View your personal relationships as your missions field. Be intentional, but avoid appearing judgmental. Guard against being “holier than thou.” Always let your words and deeds be spoken and done in love. Sometimes this is difficult because of age differences and generational cultural changes. However, God does not change. He is the same yesterday, today, and forever—a fact people often forget or choose to ignore.

Stealing the Spotlight

You worked incredibly hard on the project, pouring your very best into every detail. You dotted every i and crossed every last t to ensure a successful outcome. Your fingerprints and personal touch are splashed all over the project; anyone could clearly see that you did all the work! But in the grand finale when the house lights went down and the spotlight shone brightly, a colleague stepped in from the shadows to take credit for it all. One spotlight earned yet stolen.

When Jesus called us as His disciples to deny ourselves, He knew that sometimes the cost would be physical, like enduring a beating or going without food or shelter. He also knew that sometimes the cost would be to our egos. If we fail to look at these pride-busting situations with our spiritual eyes, then we won’t recognize these opportunities to deny ourselves for Jesus’ sake and our flesh will win.

Dealing with relationship problems? Ask God to teach you how to deny yourself in every situation and pick up a cross to follow in Jesus’ footsteps.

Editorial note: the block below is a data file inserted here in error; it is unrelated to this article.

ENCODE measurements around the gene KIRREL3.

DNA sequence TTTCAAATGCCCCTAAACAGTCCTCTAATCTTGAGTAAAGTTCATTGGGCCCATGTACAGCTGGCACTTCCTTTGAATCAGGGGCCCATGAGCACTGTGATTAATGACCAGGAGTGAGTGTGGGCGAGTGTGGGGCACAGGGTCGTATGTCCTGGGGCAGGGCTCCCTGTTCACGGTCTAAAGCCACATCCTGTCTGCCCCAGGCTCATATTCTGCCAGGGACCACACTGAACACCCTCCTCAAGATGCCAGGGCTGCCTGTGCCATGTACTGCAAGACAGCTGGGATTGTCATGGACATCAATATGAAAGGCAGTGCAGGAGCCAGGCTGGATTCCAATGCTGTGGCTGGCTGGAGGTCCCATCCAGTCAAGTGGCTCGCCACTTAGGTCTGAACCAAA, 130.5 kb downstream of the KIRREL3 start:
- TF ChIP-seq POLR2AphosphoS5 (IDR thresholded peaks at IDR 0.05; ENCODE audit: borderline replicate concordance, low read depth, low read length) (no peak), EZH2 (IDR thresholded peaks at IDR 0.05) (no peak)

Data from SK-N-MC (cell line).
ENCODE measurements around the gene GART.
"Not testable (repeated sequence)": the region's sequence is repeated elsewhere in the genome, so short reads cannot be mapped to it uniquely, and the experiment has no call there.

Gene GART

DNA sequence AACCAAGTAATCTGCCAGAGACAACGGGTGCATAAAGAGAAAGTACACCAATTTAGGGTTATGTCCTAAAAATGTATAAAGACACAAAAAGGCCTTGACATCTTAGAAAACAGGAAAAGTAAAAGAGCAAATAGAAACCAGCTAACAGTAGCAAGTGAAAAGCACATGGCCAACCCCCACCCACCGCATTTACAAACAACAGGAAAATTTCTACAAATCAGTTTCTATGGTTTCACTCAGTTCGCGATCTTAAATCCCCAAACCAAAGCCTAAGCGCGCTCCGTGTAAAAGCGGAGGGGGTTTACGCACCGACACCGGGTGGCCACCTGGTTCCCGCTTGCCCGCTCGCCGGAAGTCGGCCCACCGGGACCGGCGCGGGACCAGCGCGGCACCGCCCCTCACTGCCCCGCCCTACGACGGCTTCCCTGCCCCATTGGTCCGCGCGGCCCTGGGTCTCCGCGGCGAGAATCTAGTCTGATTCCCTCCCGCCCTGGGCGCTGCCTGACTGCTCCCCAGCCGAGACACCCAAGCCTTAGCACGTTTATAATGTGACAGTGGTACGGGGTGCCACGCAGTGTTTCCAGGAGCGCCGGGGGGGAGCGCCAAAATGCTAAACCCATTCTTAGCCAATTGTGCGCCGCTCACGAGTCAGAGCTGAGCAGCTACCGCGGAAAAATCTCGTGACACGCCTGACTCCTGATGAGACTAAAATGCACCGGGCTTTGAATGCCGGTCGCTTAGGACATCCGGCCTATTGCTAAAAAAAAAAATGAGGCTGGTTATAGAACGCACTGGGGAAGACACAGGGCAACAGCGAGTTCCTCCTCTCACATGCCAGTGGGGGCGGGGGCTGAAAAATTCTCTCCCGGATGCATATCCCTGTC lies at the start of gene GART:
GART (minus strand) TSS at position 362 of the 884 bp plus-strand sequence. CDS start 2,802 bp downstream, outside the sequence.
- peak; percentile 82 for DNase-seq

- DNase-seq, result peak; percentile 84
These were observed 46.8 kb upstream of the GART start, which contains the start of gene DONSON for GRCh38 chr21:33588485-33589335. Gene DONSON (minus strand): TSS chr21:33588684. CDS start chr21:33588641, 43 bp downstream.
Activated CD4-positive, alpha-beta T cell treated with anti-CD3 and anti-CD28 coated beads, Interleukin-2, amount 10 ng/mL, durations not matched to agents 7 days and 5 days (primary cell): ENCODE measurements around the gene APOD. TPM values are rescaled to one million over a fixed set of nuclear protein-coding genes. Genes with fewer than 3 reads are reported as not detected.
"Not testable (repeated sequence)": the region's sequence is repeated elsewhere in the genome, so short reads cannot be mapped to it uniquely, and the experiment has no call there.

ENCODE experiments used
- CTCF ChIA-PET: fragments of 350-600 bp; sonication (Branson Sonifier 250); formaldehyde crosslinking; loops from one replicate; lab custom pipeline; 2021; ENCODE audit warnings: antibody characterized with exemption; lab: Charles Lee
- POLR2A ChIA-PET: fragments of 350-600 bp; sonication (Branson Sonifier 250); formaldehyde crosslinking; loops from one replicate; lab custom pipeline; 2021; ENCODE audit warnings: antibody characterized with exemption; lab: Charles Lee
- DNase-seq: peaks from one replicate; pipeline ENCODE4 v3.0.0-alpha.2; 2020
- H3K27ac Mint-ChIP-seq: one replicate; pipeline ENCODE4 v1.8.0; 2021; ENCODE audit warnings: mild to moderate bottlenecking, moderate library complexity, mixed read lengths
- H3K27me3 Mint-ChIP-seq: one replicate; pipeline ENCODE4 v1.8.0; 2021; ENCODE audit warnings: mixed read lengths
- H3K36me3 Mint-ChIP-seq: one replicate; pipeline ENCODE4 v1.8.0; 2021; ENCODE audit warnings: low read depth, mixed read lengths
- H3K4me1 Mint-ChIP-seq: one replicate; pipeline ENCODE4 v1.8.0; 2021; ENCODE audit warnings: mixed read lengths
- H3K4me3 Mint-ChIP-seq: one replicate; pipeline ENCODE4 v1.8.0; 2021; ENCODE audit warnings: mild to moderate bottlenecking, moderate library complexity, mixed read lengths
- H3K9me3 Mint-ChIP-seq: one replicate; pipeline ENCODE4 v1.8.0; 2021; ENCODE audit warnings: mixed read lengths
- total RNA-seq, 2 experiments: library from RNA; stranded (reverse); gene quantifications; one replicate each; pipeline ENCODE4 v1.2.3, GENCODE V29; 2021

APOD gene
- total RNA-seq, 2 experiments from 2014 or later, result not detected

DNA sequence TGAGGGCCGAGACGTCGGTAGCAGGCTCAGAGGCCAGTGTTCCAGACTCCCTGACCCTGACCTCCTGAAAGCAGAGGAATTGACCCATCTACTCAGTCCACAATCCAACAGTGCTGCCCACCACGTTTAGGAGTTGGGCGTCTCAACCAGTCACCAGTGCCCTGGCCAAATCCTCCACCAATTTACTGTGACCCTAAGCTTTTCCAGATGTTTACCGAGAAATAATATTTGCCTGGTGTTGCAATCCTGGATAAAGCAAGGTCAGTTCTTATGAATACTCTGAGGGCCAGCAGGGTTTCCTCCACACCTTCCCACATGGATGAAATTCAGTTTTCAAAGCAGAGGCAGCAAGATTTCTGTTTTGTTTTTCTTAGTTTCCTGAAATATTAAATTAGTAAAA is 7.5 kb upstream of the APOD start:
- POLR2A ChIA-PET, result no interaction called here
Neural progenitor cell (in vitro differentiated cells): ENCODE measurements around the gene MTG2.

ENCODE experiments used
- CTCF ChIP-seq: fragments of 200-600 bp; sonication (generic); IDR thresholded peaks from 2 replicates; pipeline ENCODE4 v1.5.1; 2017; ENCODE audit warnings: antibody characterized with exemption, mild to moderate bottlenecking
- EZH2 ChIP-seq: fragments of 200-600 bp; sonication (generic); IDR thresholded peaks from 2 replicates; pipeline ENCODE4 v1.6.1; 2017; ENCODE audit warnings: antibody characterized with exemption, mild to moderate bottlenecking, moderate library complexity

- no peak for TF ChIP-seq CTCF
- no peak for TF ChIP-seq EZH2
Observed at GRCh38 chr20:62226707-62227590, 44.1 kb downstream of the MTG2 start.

Not-So-Nice People

I’m not sure how it fell on the ears or landed in the hearts of the disciples when Jesus called them to deny themselves, pick up their cross, and follow Him (Mark 8:34), but for me, it painted images of beautiful sacrifice.

I’m talking about teaching Bible stories under a scrubby tree in sub-Saharan Africa, climbing rocky hillsides to take the gospel to an unreached people group tucked in high-elevation villages, eating raw fish to take one for the team (the missions team, of course), or studying long hours over complicated Bible passages. These are the self-denying, cross-bearing activities I was ready to embrace. But when a selfish, whiny, paranoid woman wandered into my life and God told me to deny myself and love her unconditionally, well . . . it knocked me for a loop.

Don’t get caught up in the larger-than-life, grandiose ideas of what sacrificial living has to look like for a believer. It can be all those things, but it can also mean sitting at the bedside of an aging parent or learning to love a difficult person who has never known Christ’s love. Look far away and then look close to home: how is God calling you to deny yourself?

Next Generation Vision

As a parent, I’ve always strived to teach my children about missions and involve them in mission action whenever possible. My children are now 16 and 13 and grew up in Girls in Action and Royal Ambassadors. They know what it means to be on mission.

My vision for them is to continue being on mission every day of their lives. There are many opportunities with our church and their school to continue to develop this mind-set.

I plan to encourage them to be involved in missions by having them participate with me, helping them find ways they can do missions, and educating them about current events so they can brainstorm ways they can be on mission.